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Biden administration to notify Congress on potential F-16 sale to Turkey -sources

2023-01-13T20:32:30Z

A U.S. Air Force F-16 jet fighter takes off from an airbase during CRUZEX, a multinational air exercise hosted by the Brazilian Air Force, in Natal, Brazil November 21, 2018. REUTERS/Paulo Whitaker/File Photo

The Biden administration is set to notify Congress in the coming days of the potential sale of F-16 fighter jets to Turkey, sources familiar with the matter said on Friday.

The U.S. State Department is likely to kick off an informal notification process called a “tiered review” next week, sources said, a bureaucratic step in notifying Congress of major arms sales.

NATO member Turkey requested in October 2021 to buy 40 Lockheed Martin Corp (LMT.N) F-16 fighters and nearly 80 modernization kits for its existing warplanes. Technical talks between the two sides recently concluded.

The notification would come as Turkish foreign minister Mevlut Cavusoglu prepares to visit Washington on Jan. 18 for bilateral talks amid a host of problems between the two NATO allies ranging from disagreement over Syria policy to Ankara’s purchase of Russian weapons.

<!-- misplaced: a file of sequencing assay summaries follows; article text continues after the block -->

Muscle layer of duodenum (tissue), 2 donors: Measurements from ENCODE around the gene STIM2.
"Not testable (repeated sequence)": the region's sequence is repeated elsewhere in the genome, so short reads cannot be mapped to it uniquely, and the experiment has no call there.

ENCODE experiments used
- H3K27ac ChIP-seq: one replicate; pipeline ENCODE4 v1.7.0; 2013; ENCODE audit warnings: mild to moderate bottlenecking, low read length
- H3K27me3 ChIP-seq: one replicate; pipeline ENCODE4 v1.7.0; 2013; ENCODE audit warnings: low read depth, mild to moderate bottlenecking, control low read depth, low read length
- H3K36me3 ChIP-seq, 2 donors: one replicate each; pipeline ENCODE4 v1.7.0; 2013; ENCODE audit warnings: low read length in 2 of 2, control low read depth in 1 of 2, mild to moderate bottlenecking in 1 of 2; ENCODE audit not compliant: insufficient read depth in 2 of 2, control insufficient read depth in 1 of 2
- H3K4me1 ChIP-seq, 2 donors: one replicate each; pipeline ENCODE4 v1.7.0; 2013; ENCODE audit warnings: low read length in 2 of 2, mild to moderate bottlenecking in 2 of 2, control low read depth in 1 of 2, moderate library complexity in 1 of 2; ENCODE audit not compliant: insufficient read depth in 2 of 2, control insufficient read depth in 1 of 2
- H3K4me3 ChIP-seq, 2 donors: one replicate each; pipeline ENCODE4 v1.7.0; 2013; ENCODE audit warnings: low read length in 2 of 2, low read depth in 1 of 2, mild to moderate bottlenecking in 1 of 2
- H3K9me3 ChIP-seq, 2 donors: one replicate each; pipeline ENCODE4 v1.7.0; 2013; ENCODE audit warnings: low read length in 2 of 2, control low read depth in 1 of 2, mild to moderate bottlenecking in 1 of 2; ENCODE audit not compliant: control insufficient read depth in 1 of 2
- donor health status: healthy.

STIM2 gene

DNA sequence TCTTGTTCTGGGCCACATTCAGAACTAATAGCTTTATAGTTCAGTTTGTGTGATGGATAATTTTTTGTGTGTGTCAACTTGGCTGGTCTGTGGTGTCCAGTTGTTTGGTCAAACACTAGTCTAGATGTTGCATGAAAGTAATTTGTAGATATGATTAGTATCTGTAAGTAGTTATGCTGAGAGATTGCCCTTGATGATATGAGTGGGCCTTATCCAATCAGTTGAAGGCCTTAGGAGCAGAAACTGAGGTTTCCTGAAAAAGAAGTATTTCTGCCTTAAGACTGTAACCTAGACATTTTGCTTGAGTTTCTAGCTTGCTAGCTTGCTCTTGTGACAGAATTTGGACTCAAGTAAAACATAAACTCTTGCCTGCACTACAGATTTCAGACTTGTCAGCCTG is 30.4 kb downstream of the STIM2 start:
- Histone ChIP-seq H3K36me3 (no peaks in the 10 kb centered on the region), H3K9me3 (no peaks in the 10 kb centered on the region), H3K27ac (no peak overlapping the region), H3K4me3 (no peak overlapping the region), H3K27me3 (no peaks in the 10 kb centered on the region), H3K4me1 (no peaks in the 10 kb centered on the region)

“As a matter of policy, we do not confirm or comment on proposed defense sales or transfers until they have been formally notified to Congress,” a State Department spokesperson said.

The Biden administration has said it supports the sale and has been in touch with Congress on an informal basis to ensure that lawmakers would not block it.

However, it is yet to secure a green light from the Congress. While the F-16 purchase has critics and supporters in both parties, Bob Menendez, Democratic chair of the Senate Foreign Relations Committee, has repeatedly said he opposes the sale, citing Turkey’s human rights track record and planned incursion into Syria.

Turkey’s purchase of the Russian S-400 air defense systems has resulted in Ankara being kicked out of the next generation F-35 fighter jet program and antagonized the U.S. Congress.

Analysts have said it would be unlikely for the U.S. Congress to give the green light for the sale unless Ankara ratifies the NATO membership for Sweden and Finland.

The two countries applied in May to join NATO in response to Russia’s invasion of Ukraine, but Turkey objected and accused the countries of harboring militants, including from the outlawed Kurdistan Workers’ Party.

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